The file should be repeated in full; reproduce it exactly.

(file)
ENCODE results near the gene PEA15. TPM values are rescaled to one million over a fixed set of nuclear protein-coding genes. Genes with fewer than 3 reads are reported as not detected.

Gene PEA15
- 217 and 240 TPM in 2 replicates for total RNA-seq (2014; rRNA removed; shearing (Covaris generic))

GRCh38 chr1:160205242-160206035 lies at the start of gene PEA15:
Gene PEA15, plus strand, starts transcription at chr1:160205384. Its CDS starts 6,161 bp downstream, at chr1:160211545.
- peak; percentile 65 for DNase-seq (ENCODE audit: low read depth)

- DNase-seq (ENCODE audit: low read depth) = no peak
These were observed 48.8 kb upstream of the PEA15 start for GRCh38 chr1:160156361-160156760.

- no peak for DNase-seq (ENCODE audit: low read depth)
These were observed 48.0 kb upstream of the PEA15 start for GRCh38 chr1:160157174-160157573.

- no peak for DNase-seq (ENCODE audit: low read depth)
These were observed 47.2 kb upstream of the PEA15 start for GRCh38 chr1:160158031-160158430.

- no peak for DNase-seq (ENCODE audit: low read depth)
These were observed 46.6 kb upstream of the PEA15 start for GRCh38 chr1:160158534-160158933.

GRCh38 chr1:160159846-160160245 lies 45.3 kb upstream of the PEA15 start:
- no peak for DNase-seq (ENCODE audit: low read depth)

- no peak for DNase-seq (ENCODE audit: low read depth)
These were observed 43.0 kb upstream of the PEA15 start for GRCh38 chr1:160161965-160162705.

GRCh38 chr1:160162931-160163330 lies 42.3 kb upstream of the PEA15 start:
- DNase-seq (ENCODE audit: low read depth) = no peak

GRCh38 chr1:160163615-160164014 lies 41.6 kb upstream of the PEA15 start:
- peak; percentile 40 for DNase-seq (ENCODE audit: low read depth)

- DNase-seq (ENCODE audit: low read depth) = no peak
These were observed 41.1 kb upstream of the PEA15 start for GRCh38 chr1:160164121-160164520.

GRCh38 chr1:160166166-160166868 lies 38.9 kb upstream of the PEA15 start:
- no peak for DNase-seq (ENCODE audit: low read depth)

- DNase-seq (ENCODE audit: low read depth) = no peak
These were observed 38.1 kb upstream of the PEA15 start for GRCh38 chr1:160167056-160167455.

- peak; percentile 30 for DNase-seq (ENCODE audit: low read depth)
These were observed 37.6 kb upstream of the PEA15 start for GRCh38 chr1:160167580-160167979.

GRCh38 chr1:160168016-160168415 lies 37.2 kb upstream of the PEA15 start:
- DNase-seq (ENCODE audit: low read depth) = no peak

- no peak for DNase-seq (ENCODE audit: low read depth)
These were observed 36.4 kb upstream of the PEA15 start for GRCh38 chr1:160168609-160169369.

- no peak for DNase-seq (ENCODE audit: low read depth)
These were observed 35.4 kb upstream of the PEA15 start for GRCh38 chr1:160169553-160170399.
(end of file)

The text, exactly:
ENCODE results near the gene PEA15. TPM values are rescaled to one million over a fixed set of nuclear protein-coding genes. Genes with fewer than 3 reads are reported as not detected.

Gene PEA15
- 217 and 240 TPM in 2 replicates for total RNA-seq (2014; rRNA removed; shearing (Covaris generic))

GRCh38 chr1:160205242-160206035 lies at the start of gene PEA15:
Gene PEA15, plus strand, starts transcription at chr1:160205384. Its CDS starts 6,161 bp downstream, at chr1:160211545.
- peak; percentile 65 for DNase-seq (ENCODE audit: low read depth)

- DNase-seq (ENCODE audit: low read depth) = no peak
These were observed 48.8 kb upstream of the PEA15 start for GRCh38 chr1:160156361-160156760.

- no peak for DNase-seq (ENCODE audit: low read depth)
These were observed 48.0 kb upstream of the PEA15 start for GRCh38 chr1:160157174-160157573.

- no peak for DNase-seq (ENCODE audit: low read depth)
These were observed 47.2 kb upstream of the PEA15 start for GRCh38 chr1:160158031-160158430.

- no peak for DNase-seq (ENCODE audit: low read depth)
These were observed 46.6 kb upstream of the PEA15 start for GRCh38 chr1:160158534-160158933.

GRCh38 chr1:160159846-160160245 lies 45.3 kb upstream of the PEA15 start:
- no peak for DNase-seq (ENCODE audit: low read depth)

- no peak for DNase-seq (ENCODE audit: low read depth)
These were observed 43.0 kb upstream of the PEA15 start for GRCh38 chr1:160161965-160162705.

GRCh38 chr1:160162931-160163330 lies 42.3 kb upstream of the PEA15 start:
- DNase-seq (ENCODE audit: low read depth) = no peak

GRCh38 chr1:160163615-160164014 lies 41.6 kb upstream of the PEA15 start:
- peak; percentile 40 for DNase-seq (ENCODE audit: low read depth)

- DNase-seq (ENCODE audit: low read depth) = no peak
These were observed 41.1 kb upstream of the PEA15 start for GRCh38 chr1:160164121-160164520.

GRCh38 chr1:160166166-160166868 lies 38.9 kb upstream of the PEA15 start:
- no peak for DNase-seq (ENCODE audit: low read depth)

- DNase-seq (ENCODE audit: low read depth) = no peak
These were observed 38.1 kb upstream of the PEA15 start for GRCh38 chr1:160167056-160167455.

- peak; percentile 30 for DNase-seq (ENCODE audit: low read depth)
These were observed 37.6 kb upstream of the PEA15 start for GRCh38 chr1:160167580-160167979.

GRCh38 chr1:160168016-160168415 lies 37.2 kb upstream of the PEA15 start:
- DNase-seq (ENCODE audit: low read depth) = no peak

- no peak for DNase-seq (ENCODE audit: low read depth)
These were observed 36.4 kb upstream of the PEA15 start for GRCh38 chr1:160168609-160169369.

- no peak for DNase-seq (ENCODE audit: low read depth)
These were observed 35.4 kb upstream of the PEA15 start for GRCh38 chr1:160169553-160170399.